...the ground pound...
...and climbing trees, among other moves.
Before a level starts, an episode selection screen appears showing Shine Sprites you've collected and a small hint for each one. This, of course, is the same idea as the star selection screen that appears before a level starts in Super Mario 64. And like how some stars in Super Mario 64 require you to collect eight red coins, you have to collect eight red coins to get some of the Shine Sprites in Super Mario Sunshine.
Like some levels in Super Mario 64, Mario can occasionally lose his hat in Super Mario Sunshine. Without his hat, he takes more damage. If he loses his hat In Super Mario Sunshine, he also slowly loses energy automatically due to the fact that he's on an island and it's extremely hot. However, if you go into some water while he doesn't have his hat he won't lose energy. I like the logic.
The Boss Battles Are Unique
Though the bosses in Super Mario Sunshine are new characters (except for Bowser), most of them are a classic type of Mario enemy (Piranha Plant, Blooper, Boo, Wiggler, etc.). Some games have basically the same boss battles over and over. Pac-Man World 2, released the same year as Super Mario Sunshine, has a few boss battles with the ghosts that are basically the same, with the only real difference being the difficulty. Even so, Pac-Man World 2 is one of my favorite games for GameCube, and like Mario Sunshine it was one of the first games I played on the console. Maybe I'll make a blog about the Pac-Man World games someday.
In Super Mario Sunshine, many of the boss battles are different and unique. Here are some of the highlights.
First off, there's Petey Piranha. For this battle, you spray water in his mouth which he swallows and fills up his belly. You then run up to him, jump on his belly, and do a ground pound which not only hurts him but also causes him to spit out the water you sprayed into him.
Then there's Gooper Blooper. For this battle, you have to grab onto his tentacles and pull them off. After that, you have to pull on his nose, let go, and send him flying.
This is Mecha Bowser, a boss in the Pinna Park level. For this battle, you get to go on a Roller Coaster. There are water-filled missiles on the track, which you have to aim and shoot at Mecha Bowser. Aiming can sometimes be difficult, since you're constantly moving and the track has some loops. While you're cruising around, Mecha Bowser will shoot a familiar enemy at you: Bullet Bills! Simply spraying them will defeat them. There's a section of the track where you'll get very close to Mecha Bowser, who constantly shoots flames. Better get F.L.U.D.D.'s Spray Nozzle ready if you don't want Mario to get Burnt.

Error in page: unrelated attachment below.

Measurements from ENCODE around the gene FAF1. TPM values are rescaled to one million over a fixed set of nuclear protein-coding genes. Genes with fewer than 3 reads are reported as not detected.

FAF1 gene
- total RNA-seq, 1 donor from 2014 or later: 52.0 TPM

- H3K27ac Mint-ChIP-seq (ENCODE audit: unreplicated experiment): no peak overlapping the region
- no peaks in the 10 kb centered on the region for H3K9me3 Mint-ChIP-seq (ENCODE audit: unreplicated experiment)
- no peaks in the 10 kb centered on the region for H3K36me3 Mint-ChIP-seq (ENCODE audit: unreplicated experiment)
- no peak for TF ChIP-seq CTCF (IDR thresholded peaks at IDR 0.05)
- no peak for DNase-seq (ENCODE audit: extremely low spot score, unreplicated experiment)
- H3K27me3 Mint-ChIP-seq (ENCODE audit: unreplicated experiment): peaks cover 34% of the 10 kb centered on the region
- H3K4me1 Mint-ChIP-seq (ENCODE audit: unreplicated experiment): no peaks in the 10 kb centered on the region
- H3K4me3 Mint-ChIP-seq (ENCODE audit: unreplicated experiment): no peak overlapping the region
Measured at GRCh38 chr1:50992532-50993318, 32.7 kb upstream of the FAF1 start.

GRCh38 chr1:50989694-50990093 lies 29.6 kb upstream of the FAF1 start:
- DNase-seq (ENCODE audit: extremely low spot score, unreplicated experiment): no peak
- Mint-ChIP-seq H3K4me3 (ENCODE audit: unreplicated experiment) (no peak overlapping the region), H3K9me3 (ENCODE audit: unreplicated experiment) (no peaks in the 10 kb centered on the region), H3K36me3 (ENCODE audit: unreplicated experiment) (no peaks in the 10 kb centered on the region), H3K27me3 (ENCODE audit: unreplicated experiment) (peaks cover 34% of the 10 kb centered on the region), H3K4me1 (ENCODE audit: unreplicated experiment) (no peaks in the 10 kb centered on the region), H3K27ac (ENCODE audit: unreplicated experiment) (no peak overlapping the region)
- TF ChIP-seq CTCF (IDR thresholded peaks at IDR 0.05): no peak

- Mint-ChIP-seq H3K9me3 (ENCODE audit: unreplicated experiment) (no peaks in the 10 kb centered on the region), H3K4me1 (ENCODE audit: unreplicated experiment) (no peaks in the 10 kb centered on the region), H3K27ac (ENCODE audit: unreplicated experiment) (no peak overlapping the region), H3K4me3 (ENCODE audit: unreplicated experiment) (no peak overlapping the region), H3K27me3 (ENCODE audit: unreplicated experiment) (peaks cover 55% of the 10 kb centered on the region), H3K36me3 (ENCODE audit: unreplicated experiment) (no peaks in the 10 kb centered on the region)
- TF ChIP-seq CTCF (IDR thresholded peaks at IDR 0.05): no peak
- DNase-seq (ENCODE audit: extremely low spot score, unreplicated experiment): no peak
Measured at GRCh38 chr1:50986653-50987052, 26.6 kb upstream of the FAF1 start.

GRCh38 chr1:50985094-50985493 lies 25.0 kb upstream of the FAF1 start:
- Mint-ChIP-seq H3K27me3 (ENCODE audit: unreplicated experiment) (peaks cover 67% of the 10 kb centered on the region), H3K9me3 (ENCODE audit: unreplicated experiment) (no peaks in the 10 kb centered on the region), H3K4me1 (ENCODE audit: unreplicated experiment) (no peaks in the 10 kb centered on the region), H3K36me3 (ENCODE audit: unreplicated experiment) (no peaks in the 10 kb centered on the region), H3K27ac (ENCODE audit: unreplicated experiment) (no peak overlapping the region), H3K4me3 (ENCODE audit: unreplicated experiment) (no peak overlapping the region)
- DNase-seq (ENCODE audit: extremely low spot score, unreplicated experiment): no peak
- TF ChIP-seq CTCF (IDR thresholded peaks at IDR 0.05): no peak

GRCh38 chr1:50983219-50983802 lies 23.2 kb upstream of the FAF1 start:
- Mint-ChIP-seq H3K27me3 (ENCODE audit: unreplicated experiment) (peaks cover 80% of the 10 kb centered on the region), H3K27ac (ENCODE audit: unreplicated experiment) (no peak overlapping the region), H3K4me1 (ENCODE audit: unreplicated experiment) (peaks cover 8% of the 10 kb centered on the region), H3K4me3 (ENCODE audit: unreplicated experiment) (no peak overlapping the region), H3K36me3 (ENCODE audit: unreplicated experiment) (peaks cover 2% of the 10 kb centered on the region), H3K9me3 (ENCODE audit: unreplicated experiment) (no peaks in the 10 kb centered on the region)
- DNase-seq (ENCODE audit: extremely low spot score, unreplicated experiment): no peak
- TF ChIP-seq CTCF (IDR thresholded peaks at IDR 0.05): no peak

After defeating Mecha Bowser, Shadow Mario will reveal himself to be Bowser's son, Bowser Jr. He's the one who actually spread the goop and graffiti throughout Isle Delfino, using that paintbrush he's holding.
Wiggler ahoy! Full steam ahead!
This battle takes place in the Gelato Beach level, and features a Wiggler enemy (Wiggler's first appeared in Super Mario World). You need to spray Dune Buds on the sand, which causes the sand to rise and flips over the Wiggler. You then jump on it and do a ground pound. An arrow points where you need to ground pound. The boss moves faster and faster as the battle progresses, and even the musics tempo speeds up.
Here's King Boo, who's hiding underneath the Casino in the Sirena Beach level's Hotel. While he has the same name, he doesn't look like the King Boo from Luigi's Mansion. Unlike the one in Luigi's Mansion, this King Boo is a goofy, slobbering ghost who loves eating but can't stand spicy food. He holds a Slot Machine, which you have to spray with F.L.U.D.D. Depending on what is shown on the Slot Machine, enemies or food will appear. You have to pick up Peppers and throw them at him, which sets his tongue on fire. While his tongue is on fire, you have to pick up any of the other fruits and then throw them at him. The giant Roulette Wheel also moves.
As mentioned above, the real Bowser (the one Mario has battled since the first Super Mario Bros. game) is the final boss like most mainline Mario games. The battle takes place inside Corona Mountain, the game's final level. Peach is there rooting for Mario, while Jr. roots for Bowser.
This is one area where F.L.U.D.D.'s Rocket Nozzle comes in handy. As mentioned above, if you use the Rocket Nozzle and press the L button while you're in the air, Mario's ground pound becomes stronger and he's able to damage the floor...which eventually causes everyone (including Mario and Bowser) to fall from a great height back down to Isle Delfino. Don't worry, the game's ending isn't (too) tragic.
The Game Fixes Some of Super Mario 64's Issues
While I like Super Mario 64 more than Sunshine, it isn't perfect. Sunshine has some issues of its own, as mentioned in the intro above, but it also fixes some of Super Mario 64's problems.